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Takeaways from NFL Scouting Combine

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Takeaways from NFL Scouting Combine

Former Pitt running back Qadree Ollison was the only Pitt player to attend this year’s combine.

Former Pitt running back Qadree Ollison was the only Pitt player to attend this year’s combine.

Thomas Yang | Assistant Visual Editor

Former Pitt running back Qadree Ollison was the only Pitt player to attend this year’s combine.

Thomas Yang | Assistant Visual Editor

Thomas Yang | Assistant Visual Editor

Former Pitt running back Qadree Ollison was the only Pitt player to attend this year’s combine.

By Andrew Kelly, Staff Writer

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The NFL Scouting Combine — a glorified job interview for college football players looking to improve their stock for the draft in April — began last Friday in Indianapolis and concluded on Monday. Let’s take a look at the standouts, draft implications and how Pitt’s lone representative fared against the competition.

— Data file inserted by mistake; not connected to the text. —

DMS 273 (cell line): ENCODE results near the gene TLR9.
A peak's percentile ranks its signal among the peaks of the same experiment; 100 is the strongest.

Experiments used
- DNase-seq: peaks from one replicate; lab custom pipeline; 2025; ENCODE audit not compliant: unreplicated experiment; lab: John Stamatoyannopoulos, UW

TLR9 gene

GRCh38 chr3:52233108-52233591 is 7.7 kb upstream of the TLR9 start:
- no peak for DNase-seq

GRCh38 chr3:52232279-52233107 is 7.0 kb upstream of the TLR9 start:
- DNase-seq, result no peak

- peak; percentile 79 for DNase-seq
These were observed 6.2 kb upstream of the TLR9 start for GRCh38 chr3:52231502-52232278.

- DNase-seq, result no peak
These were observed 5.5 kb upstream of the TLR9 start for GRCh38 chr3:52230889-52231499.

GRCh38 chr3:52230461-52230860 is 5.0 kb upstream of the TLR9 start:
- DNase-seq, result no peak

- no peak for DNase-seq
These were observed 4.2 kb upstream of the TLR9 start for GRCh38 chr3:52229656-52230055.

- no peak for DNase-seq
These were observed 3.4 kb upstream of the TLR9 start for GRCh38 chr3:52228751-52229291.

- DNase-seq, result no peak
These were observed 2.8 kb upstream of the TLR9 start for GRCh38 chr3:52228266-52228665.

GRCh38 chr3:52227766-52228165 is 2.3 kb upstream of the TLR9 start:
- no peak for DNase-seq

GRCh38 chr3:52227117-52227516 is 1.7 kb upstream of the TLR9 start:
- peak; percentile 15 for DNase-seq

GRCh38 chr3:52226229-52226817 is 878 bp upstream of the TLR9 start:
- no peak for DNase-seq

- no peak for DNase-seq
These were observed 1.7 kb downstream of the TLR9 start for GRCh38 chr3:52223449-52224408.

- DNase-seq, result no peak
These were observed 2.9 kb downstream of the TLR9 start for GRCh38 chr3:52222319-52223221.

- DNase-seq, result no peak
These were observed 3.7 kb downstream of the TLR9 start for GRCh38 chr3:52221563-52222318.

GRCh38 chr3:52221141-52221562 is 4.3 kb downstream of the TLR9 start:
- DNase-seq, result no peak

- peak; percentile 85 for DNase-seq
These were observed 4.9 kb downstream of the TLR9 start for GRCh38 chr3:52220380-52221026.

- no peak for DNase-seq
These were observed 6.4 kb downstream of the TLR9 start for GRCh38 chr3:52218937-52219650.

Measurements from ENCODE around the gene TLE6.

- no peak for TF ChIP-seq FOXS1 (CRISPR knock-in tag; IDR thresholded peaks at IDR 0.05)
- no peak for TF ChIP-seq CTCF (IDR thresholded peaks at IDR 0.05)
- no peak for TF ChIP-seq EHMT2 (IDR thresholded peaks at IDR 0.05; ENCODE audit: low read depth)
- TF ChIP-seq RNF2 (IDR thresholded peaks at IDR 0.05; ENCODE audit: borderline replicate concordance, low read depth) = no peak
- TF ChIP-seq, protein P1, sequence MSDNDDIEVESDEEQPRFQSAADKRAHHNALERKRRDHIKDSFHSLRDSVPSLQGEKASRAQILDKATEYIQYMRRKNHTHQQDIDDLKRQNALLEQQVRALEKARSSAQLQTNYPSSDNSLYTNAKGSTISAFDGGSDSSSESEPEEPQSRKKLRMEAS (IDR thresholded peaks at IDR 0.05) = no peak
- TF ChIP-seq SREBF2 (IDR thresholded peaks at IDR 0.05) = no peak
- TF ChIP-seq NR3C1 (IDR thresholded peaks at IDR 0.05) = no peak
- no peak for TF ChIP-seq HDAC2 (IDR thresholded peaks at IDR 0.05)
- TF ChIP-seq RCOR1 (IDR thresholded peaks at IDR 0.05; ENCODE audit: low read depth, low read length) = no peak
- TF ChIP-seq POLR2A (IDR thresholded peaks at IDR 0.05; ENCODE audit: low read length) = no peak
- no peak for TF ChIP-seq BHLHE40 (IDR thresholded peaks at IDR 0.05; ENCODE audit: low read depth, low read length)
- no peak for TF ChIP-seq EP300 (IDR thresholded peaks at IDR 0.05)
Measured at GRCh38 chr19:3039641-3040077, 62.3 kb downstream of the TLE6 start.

Strong year for D-Line

Defensive linemen posted some of the strongest numbers seen from that position group in recent years. Alabama defensive tackle Quinnen Williams, universally considered a top-five draft pick, posted the fourth fastest 40-yard dash time of any player more than 300 pounds since 2006, clocking in at 4.83 seconds. Williams’ raw speed, as well as the burst he showed in the first 10 yards of his dash, will keep him from slipping outside the top five of what is shaping up to be a crowded draft class at the top.

Mississippi State edge defender Montez Sweat also boasted an impressive amount of athleticism, setting the modern (since 2003) record among defensive linemen with a 4.41 time in the 40-yard dash. That’s especially impressive when you consider Sweat is 6-foot-6, 260 pounds. Toss in Sweat’s top-five rankings in his position group in agility drills like the three-cone drill and 20-yard shuttle, and Sweat likely boosted his stock from the mid-first round into the top 10, with NFL.com’s Daniel Jeremiah predicting the Buccaneers to take him at No. 5.

Quarterback measurables